After all of that in the book's 45 opening pages, the city of Minneapolis is incorporated and the Indigenous people disappear almost completely from the narrative, giving way to progress, technology, lots of ads, and a succession of white men, as I described yesterday. There are two exceptions.

The first is this somewhat random page about halfway through the book:

That text and illustration are juxtaposed on a two-page spread with an aerial shot of the city from just over Loring Park, looking at downtown, which at the time was dominated by the 32-story Foshay Tower and a few other buildings. The 1956 boosters of Minneapolis are happy to use the Sioux for contrast so they can talk about transforming a wilderness, a shining symbol created by devoted men.  

The second example is from the only ad in the book that had obvious racist content. This full-page for Radisson Hotels is... whew.

Here's what most of that copy says:

Indians are smart people. They picked out the location around St. Anthony Falls as very attractive long before the white man paid much attention to it. And there's very little doubt that a couple of chiefs sat at a campfire in front of their teepees near St. Anthony Falls many, many moons ago and had powwow.

"Heap fine place," said Chief No. 1, "be big camping ground some day with many teepees." "You said it," replied Chief No. 2. "With wampum," said Chief No. 1, "we build big hotel right here on Seventh Street." He patted the ground. "You said it," replied Chief No. 2. "Call it Radisson," said Chief No. 1, "in honor of Indians' friend Pierre Esprit Sieur de Radisson." "You said it," replied Chief No. 2.

Many, many moons passed. The Village of St. Anthony added teepee after teepee. The name was changed to Minneapolis. On December 15, 1909, the new Hotel Radisson on Seventh Street was opened with a celebration that was one of the most brilliant social events in the history of the city...

Somewhere in the Happy Hunting Grounds are two Indian chiefs with a keen interest in what goes on around here. "This Radisson," says Chief No. 1, "heap wonderful place. And new Radisson, heap big teepee." "You said it," replied Chief No. 2.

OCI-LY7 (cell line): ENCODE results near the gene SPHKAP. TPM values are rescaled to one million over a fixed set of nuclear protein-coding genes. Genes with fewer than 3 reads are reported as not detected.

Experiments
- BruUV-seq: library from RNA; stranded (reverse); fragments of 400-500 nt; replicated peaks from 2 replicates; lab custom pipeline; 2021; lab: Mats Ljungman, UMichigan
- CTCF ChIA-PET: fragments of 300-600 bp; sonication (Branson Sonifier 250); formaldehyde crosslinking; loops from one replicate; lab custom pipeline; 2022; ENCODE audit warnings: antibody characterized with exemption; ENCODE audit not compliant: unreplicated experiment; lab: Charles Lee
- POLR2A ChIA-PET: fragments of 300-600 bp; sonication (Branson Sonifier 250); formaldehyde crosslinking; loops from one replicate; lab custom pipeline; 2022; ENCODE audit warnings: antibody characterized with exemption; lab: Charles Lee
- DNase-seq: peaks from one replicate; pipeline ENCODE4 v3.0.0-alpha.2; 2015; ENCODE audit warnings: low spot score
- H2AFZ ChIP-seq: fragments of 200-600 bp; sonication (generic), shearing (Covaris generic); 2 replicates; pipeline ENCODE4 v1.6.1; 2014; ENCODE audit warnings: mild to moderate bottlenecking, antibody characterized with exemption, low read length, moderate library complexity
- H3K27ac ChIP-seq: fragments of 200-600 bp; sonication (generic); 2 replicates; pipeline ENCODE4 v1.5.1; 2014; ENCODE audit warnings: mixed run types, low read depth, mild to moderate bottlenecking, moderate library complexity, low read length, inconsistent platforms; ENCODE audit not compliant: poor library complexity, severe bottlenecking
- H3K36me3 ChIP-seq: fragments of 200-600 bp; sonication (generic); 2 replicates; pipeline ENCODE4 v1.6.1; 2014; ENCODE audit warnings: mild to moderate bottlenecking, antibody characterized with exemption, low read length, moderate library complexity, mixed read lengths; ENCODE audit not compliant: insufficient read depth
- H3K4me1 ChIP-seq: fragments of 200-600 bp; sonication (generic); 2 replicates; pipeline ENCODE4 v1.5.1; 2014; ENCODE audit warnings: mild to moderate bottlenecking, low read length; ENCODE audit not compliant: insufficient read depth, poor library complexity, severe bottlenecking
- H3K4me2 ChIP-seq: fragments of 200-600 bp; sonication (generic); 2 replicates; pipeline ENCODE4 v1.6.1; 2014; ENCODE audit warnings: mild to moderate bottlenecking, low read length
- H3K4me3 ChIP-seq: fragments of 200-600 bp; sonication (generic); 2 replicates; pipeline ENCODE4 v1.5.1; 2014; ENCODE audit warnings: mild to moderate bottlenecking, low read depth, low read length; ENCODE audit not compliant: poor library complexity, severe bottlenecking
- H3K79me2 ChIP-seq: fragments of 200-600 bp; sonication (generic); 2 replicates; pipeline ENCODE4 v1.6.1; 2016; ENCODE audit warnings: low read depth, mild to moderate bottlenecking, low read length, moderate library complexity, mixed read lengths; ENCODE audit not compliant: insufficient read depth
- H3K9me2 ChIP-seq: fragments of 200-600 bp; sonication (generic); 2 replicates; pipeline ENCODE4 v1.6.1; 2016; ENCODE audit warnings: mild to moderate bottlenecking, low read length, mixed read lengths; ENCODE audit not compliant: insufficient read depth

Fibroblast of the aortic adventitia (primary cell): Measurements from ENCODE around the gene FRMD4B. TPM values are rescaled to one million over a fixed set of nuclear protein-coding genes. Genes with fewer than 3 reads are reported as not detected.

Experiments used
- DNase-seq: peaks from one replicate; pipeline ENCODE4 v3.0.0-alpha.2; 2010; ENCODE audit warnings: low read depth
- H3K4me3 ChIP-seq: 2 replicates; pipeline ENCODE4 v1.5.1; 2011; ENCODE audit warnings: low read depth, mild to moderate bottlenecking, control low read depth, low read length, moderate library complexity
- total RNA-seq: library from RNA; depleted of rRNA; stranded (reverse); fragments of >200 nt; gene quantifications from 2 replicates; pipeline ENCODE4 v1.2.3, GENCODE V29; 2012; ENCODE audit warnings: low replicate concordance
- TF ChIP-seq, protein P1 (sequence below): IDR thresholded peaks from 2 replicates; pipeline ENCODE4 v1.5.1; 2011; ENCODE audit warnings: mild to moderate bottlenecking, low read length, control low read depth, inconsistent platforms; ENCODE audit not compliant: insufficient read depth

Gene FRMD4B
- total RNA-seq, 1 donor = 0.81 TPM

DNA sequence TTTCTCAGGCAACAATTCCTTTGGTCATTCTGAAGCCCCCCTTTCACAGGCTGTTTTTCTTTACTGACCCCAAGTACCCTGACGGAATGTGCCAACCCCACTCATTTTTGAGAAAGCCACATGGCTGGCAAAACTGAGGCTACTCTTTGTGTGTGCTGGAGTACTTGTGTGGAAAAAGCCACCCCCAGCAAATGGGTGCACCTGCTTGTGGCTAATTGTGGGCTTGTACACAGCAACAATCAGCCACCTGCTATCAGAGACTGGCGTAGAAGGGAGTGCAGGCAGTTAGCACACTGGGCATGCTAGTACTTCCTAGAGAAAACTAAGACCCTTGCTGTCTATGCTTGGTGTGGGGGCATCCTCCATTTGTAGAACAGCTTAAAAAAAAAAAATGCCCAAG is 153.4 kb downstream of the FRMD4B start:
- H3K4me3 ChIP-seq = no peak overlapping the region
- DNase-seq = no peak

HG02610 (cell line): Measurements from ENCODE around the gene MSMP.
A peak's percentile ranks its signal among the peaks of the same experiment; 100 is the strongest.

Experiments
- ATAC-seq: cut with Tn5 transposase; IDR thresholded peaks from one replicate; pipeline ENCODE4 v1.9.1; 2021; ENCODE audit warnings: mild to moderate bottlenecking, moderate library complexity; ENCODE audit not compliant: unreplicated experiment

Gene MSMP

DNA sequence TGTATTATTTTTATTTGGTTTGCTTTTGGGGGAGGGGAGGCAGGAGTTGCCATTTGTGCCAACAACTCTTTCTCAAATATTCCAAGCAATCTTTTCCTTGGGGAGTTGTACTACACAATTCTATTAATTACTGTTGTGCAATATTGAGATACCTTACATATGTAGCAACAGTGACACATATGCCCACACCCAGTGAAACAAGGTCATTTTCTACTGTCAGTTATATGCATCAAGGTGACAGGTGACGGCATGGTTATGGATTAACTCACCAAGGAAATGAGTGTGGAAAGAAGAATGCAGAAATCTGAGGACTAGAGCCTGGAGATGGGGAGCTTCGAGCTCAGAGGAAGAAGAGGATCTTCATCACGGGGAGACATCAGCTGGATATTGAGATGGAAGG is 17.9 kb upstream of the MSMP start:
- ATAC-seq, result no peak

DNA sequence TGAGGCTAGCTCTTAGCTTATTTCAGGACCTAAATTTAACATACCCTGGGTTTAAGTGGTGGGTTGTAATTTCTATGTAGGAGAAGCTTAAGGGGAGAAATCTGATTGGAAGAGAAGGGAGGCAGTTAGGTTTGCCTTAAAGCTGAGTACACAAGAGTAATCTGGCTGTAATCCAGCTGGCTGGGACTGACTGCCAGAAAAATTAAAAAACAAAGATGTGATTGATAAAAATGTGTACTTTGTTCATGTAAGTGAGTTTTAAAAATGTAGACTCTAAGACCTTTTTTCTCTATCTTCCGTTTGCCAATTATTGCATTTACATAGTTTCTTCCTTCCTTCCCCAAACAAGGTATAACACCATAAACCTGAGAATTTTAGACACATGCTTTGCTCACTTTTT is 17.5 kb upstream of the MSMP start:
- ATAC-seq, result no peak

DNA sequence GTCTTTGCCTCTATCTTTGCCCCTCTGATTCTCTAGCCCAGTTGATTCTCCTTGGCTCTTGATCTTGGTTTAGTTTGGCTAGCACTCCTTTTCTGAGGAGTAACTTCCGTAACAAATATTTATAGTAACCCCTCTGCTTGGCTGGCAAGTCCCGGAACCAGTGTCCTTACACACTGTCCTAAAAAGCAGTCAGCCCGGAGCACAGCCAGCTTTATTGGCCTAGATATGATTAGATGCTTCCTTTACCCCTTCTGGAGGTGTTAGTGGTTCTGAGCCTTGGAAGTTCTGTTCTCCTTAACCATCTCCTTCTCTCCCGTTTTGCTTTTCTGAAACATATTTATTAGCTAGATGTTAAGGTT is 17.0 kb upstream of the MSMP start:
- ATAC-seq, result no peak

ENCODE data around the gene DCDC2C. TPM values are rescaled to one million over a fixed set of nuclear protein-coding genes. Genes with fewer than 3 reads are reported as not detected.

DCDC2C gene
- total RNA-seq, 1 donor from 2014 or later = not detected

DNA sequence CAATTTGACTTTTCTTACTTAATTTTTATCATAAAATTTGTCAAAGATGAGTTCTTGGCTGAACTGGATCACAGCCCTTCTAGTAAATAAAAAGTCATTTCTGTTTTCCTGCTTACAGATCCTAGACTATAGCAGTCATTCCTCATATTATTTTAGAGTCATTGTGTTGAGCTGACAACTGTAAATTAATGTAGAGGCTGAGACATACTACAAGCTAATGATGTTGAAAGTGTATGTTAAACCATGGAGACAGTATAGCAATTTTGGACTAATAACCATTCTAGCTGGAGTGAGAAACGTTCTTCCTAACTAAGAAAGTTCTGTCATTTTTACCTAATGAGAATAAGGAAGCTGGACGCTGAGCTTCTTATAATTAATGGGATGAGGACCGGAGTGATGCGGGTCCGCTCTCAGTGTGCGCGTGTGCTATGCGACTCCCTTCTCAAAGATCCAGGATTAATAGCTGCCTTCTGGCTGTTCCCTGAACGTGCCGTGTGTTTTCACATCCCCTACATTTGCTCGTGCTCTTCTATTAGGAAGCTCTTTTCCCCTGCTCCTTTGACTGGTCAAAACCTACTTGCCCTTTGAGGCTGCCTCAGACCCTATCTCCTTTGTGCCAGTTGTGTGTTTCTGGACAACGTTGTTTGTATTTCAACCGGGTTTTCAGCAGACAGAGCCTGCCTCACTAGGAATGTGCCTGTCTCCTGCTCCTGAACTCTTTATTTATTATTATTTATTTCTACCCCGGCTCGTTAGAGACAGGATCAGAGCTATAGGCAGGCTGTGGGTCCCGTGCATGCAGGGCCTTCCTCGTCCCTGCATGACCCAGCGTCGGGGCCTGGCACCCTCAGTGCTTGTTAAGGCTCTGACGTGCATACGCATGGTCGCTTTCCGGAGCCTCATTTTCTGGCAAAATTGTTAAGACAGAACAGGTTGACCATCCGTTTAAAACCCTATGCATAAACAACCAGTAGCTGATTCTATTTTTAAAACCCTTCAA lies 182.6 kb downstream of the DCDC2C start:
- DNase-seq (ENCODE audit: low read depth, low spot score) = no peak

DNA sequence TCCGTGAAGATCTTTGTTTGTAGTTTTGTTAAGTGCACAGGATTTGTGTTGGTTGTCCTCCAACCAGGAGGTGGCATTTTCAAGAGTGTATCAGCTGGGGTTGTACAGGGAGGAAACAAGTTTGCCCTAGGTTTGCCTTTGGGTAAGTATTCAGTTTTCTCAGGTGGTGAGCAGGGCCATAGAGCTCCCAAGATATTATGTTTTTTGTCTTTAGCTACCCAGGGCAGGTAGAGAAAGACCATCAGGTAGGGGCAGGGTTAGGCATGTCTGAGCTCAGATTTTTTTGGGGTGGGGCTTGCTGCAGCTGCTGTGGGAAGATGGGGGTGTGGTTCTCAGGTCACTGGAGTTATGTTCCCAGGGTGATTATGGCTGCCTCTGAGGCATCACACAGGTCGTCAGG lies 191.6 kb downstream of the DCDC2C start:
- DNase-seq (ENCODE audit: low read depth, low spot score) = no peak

I guess this was what passed for clever writing at the time. But even without the offensive pidgin dialog, the twisted idea that Dakota people would name something after a French fur trader like Radisson is such a white-centered way of thinking. Obviously, on one level it's just bad copywriting, but it's also offensive.

All of this is the kind of perspective Sen. Mary Kiffmeyer, Katherine Kersten, and the Center of the American Experiment want to enshrine as history in Minnesota, from the incessant great men-ism to the assumption that farming and Christianity were necessary parts of a Manifest Destiny that meant the Dakota needed to get out of the way or die if they didn't. 

CAE and its advocates may have toned down some of the 1956 terminology about barbarism, but their thinking is the same.


* The description of how the priest found the falls is full of assumptions and European-biased thinking. I wonder how the Dakota thought of their time with him?

Father Hennepin and two lay companions left LaSalle's fort in the Illinois country on the last day of February 1680. LaSalle wanted a report on the upper Mississippi River country. Early in April, Father Hennepin and his party ran into Sioux raiders descending the river. The Sioux took them upstream, through Lake Pepin, and probably as far north as St. Paul, where the party struck overland to the big Sioux encampments around Mille Lacs.

The missionary and his companions remained with the Indians, virtual prisoners, until mid-summer, when the Sioux left for their yearly buffalo hunt. Father Hennepin was allowed to depart. He paddled down river in the hope of finding Frenchmen and supplies on the Wisconsin. It was on this journey that he found and named St. Anthony Falls — for St. Anthony of Padua, the patron saint of his own native Franciscan province in France (p. 11).

Do you think the priest and his companions were "virtual prisoners" if they were let go so easily later? Does that make any sense? 

And the haphazard naming of the falls for a saint who has nothing to do with anything is one of those things that constantly irks me. St. Anthony has about 47 things named after him in the Twin Cities and no one even knows why. 

It turns out, there isn't really a reason except one arbitrary decision by a French guy who was lost. Ugh.